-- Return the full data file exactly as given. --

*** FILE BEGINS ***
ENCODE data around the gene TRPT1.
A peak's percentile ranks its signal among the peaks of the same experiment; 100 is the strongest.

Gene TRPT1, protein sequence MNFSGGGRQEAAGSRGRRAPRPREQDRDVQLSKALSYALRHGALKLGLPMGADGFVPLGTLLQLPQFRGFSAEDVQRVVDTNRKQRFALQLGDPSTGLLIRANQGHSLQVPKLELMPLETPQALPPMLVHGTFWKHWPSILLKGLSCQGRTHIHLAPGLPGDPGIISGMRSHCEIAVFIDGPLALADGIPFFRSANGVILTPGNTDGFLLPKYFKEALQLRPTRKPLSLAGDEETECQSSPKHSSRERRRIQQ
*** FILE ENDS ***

ENCODE data around the gene TRPT1.
A peak's percentile ranks its signal among the peaks of the same experiment; 100 is the strongest.

Gene TRPT1, protein sequence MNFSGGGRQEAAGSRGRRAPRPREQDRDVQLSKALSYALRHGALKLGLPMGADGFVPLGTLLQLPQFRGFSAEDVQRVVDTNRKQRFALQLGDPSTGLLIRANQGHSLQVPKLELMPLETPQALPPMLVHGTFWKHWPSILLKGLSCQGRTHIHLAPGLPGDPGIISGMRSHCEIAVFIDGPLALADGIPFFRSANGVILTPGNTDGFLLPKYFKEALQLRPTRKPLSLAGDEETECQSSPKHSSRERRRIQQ